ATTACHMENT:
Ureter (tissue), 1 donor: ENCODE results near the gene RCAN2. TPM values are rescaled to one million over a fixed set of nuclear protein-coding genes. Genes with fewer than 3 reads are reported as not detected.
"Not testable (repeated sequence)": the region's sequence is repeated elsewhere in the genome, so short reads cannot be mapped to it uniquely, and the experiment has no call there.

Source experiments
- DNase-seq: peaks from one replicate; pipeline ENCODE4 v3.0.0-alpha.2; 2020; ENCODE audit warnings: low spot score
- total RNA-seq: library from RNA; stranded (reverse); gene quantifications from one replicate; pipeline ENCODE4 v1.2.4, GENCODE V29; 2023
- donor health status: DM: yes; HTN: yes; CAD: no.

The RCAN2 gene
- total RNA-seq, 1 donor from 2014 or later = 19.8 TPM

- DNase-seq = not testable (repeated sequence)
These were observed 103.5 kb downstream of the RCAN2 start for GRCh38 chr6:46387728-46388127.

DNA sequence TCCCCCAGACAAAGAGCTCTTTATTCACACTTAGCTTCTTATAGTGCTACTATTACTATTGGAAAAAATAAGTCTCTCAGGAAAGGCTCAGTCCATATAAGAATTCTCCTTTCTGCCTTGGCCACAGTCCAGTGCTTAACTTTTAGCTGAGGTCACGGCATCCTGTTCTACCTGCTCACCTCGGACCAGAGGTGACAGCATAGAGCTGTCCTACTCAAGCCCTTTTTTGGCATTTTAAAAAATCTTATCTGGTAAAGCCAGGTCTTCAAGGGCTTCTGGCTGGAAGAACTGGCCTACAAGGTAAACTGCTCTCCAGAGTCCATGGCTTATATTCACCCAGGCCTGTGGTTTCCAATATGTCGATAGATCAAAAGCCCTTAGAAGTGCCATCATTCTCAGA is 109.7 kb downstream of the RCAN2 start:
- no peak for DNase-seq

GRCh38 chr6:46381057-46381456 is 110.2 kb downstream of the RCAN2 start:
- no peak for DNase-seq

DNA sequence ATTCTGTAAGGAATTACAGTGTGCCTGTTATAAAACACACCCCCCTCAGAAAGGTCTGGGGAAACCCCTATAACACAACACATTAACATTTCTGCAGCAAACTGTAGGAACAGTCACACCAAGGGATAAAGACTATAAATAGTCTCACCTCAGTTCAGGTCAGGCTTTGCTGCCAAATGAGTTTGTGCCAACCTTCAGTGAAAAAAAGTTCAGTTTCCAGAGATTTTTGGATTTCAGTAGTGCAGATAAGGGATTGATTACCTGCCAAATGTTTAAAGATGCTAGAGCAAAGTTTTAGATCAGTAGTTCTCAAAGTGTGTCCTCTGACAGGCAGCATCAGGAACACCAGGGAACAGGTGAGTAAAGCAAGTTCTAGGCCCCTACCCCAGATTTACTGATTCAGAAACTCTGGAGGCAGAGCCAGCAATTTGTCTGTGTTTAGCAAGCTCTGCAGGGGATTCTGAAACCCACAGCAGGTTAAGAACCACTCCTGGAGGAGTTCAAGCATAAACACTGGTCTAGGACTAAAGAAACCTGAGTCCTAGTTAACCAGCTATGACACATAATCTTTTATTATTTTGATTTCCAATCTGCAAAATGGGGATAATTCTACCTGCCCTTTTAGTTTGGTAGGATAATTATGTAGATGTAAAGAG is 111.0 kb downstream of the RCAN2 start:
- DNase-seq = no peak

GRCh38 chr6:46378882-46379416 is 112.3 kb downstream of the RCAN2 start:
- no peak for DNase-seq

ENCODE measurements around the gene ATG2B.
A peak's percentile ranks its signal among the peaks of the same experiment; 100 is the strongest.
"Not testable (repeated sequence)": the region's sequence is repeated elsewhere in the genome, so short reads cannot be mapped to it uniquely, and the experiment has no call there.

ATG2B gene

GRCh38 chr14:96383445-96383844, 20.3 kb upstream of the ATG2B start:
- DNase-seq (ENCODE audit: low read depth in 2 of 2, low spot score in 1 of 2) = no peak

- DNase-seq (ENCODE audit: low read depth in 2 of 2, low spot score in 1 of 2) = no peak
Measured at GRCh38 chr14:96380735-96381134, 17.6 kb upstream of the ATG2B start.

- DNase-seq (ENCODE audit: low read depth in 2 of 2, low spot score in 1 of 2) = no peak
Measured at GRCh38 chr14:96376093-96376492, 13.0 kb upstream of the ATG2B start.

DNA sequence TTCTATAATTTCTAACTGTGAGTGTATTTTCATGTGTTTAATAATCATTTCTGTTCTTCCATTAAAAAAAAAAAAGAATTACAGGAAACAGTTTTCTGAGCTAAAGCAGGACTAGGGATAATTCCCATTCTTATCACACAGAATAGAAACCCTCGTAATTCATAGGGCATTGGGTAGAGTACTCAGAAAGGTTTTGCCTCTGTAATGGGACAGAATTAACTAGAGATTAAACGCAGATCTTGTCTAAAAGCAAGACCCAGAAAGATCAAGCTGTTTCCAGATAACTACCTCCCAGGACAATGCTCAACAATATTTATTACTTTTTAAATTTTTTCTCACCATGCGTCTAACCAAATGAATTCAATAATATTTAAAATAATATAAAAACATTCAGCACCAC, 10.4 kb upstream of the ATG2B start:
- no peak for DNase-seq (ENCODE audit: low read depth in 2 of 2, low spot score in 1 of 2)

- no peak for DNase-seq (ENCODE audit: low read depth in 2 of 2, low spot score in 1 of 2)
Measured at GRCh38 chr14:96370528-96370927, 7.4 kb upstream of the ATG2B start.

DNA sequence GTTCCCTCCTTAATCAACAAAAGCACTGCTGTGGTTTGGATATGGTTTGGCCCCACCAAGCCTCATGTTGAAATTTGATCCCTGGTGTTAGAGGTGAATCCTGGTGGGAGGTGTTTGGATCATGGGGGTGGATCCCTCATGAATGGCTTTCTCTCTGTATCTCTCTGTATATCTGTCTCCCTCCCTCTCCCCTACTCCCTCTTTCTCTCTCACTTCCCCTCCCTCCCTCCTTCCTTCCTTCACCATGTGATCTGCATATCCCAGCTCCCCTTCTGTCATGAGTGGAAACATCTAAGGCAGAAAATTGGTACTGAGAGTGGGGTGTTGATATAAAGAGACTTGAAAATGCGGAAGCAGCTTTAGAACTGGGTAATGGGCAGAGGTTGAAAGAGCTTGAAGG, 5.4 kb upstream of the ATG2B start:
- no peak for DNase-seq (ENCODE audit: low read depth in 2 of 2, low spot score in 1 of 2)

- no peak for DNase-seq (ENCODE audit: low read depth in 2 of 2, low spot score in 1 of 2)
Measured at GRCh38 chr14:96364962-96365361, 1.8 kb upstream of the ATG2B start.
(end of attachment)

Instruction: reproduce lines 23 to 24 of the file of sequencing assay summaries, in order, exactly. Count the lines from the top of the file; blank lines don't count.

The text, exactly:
GRCh38 chr14:96383445-96383844, 20.3 kb upstream of the ATG2B start:
- DNase-seq (ENCODE audit: low read depth in 2 of 2, low spot score in 1 of 2) = no peak